Her critical voice at the time maybe sometimes seemed to me like it ran too quickly down the furrows of an elite English Lit education -- you know the way young folk straight outta college sometimes unfurl thoughts in loaded academic language not yet burned off by exposure to post-school existence in a way that older folks -- even those with PhDs -- rarely do? Her stories seemed semi-autobiographical at the time, from what I remember often involving young women in trouble -- I think there was a nose job, anorexia, definitely a story involving nonconsensual groping in an alley.

I thought she put up perfectly good early drafts of stories etc, but I didn't feel like her fiction at the time fully reflected her intelligence -- it felt like she was out on the highway in second or third gear, when it was clear to anyone who talked to her for a second that she had an intellectual overdrive that once engaged would lay some serious rubber upon ye olde literary speedways.

I remember I gave her The Last Samurai because I was like "Helen DeWitt is a supersmart woman who wrote a really good smart novel and might be a suitable role model for LJ" but it's since become clear to me that LJ was always on another sort of track -- one more interested in bodily pain than purely intellectual pleasure and one that saw beyond simple binaries like body vs mind etc.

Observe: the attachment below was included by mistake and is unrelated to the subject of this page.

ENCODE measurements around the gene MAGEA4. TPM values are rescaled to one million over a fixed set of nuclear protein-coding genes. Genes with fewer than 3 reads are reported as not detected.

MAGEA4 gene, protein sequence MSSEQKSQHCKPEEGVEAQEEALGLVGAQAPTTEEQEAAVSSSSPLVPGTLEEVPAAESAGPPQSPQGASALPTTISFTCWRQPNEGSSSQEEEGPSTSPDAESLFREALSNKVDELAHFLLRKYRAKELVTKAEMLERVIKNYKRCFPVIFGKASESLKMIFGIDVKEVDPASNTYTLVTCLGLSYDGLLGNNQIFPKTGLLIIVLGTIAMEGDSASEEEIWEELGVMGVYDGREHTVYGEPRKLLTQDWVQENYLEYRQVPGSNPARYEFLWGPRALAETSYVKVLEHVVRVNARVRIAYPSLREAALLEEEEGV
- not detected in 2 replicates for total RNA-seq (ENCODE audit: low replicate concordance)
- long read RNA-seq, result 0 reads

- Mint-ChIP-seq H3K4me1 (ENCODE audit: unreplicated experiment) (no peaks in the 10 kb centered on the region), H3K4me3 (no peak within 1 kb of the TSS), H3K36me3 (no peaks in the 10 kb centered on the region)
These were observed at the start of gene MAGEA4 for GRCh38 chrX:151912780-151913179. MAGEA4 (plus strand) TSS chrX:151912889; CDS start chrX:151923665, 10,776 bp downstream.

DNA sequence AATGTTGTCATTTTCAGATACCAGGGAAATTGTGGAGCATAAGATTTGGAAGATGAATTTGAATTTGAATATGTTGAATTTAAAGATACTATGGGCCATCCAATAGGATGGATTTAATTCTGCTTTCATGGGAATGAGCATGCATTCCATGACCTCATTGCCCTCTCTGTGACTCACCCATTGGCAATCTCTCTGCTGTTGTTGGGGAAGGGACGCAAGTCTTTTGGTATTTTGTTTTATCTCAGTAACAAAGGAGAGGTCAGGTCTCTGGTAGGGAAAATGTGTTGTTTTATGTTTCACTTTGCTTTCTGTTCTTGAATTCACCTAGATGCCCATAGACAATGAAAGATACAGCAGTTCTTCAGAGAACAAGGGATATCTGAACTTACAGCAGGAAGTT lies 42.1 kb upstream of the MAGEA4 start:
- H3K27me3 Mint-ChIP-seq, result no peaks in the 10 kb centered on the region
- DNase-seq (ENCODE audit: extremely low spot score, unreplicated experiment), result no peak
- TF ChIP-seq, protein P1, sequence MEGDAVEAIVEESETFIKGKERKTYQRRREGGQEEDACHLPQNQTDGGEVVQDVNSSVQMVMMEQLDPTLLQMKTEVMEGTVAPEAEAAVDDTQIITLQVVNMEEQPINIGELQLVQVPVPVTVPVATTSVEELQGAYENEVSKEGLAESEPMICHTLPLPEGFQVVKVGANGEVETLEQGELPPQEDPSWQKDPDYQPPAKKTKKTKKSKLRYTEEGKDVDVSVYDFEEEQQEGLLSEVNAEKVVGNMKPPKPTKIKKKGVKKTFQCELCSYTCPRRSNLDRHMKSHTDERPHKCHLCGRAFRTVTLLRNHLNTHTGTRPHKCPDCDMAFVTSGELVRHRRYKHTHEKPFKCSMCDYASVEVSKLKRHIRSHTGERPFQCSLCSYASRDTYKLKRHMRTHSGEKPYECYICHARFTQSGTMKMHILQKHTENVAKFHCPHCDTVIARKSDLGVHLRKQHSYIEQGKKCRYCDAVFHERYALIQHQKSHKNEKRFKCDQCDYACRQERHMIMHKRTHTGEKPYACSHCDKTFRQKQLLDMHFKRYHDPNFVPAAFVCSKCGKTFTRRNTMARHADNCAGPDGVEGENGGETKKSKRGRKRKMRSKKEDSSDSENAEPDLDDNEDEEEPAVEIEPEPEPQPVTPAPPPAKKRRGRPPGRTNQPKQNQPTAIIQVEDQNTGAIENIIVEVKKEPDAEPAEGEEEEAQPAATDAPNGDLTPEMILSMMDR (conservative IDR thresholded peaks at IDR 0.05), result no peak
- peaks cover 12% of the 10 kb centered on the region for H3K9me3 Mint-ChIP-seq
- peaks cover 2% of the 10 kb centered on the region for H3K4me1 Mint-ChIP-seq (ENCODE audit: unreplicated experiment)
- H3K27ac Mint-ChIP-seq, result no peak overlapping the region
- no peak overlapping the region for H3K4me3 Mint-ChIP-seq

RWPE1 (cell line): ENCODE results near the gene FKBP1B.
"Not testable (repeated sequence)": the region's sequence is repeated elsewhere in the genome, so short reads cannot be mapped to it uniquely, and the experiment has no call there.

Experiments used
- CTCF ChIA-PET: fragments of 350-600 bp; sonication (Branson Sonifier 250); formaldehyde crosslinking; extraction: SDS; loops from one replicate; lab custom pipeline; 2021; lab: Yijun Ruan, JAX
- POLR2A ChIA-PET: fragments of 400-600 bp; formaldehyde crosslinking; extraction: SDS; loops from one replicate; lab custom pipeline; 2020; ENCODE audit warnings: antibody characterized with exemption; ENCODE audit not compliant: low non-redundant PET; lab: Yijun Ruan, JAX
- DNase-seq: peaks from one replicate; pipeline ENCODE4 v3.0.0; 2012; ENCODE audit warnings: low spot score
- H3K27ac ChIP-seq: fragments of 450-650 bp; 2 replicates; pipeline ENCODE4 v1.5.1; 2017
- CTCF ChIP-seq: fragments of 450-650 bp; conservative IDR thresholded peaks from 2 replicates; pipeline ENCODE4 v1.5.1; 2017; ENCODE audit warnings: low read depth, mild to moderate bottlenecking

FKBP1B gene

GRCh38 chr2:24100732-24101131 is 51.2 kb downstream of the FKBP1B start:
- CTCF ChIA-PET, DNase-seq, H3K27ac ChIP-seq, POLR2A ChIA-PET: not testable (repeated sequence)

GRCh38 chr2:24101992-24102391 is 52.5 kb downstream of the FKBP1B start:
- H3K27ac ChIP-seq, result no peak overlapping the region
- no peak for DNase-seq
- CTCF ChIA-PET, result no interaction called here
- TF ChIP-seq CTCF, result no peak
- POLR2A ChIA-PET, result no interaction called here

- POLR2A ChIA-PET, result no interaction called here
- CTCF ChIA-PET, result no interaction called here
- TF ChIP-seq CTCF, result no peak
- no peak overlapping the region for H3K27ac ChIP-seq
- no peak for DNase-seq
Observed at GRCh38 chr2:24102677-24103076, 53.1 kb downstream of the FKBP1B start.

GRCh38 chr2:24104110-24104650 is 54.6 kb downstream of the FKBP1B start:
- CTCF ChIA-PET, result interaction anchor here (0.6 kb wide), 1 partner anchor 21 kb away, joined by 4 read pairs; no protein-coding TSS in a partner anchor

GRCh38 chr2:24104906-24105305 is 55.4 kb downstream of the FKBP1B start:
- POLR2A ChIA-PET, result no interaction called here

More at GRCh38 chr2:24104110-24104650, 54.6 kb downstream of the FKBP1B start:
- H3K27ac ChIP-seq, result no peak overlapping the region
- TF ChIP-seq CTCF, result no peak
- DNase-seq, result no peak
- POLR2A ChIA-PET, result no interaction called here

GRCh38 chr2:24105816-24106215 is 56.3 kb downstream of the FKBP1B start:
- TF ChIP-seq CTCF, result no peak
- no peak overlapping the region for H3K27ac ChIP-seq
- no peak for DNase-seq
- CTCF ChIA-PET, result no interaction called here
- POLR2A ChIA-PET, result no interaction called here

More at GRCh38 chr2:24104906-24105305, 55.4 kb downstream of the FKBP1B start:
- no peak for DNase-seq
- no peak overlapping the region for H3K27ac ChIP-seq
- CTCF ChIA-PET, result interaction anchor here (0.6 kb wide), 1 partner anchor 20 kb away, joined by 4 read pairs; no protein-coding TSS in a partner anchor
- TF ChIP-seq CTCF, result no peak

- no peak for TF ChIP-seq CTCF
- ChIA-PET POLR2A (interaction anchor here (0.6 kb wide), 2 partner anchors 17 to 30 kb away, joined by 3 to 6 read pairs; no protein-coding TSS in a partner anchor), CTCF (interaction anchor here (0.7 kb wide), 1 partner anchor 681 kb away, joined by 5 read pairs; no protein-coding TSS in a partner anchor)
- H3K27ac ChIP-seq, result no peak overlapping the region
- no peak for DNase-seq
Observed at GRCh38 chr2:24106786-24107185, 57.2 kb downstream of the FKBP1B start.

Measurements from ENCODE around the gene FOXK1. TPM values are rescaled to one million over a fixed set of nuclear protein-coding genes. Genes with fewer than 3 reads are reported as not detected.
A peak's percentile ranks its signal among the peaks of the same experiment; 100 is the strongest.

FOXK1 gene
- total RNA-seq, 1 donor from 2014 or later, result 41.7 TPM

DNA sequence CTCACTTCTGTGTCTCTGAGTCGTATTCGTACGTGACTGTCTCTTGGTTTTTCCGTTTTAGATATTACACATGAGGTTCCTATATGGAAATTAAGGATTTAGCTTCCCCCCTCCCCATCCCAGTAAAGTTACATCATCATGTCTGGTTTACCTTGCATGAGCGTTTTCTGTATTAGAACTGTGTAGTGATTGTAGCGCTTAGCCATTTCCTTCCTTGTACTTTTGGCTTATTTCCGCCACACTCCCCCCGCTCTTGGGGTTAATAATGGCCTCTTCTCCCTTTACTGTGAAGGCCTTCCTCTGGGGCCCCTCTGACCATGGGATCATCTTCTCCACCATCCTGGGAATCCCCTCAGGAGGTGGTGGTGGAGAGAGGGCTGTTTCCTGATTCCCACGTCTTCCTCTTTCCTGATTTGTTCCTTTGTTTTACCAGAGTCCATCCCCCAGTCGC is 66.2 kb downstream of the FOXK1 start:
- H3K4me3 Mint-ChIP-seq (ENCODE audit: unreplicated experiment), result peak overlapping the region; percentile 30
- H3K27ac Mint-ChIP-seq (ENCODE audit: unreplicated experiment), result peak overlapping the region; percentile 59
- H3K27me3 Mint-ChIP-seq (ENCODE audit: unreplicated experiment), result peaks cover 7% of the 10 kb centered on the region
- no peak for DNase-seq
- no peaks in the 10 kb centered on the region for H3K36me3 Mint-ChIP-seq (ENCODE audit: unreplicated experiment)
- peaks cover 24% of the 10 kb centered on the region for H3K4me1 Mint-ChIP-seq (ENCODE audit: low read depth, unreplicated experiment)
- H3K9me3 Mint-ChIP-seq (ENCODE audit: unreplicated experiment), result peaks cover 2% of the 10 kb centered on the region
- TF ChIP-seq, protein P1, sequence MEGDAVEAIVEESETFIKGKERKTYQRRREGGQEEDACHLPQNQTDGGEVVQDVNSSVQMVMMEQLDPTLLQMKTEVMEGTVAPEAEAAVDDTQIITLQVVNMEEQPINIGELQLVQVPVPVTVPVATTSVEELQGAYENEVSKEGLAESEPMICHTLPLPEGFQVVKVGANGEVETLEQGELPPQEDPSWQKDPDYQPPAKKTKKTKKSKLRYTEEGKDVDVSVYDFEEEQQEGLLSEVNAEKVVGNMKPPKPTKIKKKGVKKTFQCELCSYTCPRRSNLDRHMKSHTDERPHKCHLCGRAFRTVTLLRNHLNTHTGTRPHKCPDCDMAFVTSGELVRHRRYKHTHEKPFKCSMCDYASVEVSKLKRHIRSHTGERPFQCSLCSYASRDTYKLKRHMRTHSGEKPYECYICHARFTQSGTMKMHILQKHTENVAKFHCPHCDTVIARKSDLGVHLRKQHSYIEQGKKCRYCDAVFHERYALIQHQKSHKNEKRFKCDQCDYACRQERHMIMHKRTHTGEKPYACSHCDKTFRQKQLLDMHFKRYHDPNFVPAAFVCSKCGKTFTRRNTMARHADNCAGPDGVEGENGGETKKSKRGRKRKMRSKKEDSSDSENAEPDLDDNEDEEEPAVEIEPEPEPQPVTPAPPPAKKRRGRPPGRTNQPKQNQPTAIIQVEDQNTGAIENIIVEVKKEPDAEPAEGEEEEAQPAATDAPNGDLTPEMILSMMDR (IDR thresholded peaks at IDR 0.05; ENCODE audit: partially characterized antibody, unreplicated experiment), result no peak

A year or so after Iowa she killed it with this story in A Public Space -- she'd figured out what she was trying to do, was making great progress down her path. Her writing now seems inhabited by totally individuated intelligence, but also there's a balance of ironic and poetic sensibilities, and a balance of book learning and life lessons.

Yeah, there's thematic coherence around empathy , but other than the first essay I didn't feel hit over the head with it -- more so, for me, it was about accompanying LJ, often in journalistic mode, as she wielded considerable powers of perception to bat around varied elements of existence that interested her her health issues, a syndrome whose primary symptom is formication, an ultramarathoner, Mexican NarcoFlarf poetry, a Bolivian town so high up some people's hearts collapse upon arrival, teaching Spanish to native speaker schoolchildren in Nicaragua, an awesome discussion at one point in the final essay about post-woundedness in "Girls," among a thousand other worthwhile perceptions, including descriptions of food trucks in Austin, Texas.

Honestly, I didn't pre-order these essays as soon as I heard about them to learn something about the perma-popular literary buzzword "empathy" in lit, I find contempt more compelling than compassion. I expected these essays to be pretty great because I'd read a few when they came out and I knew that LJ would be someone whose thoughts -- more so, thought processes -- would be worth following -- her furrows branch all over the place yet things seem irrigated, fruitful, organic -- that's a good word for this, too.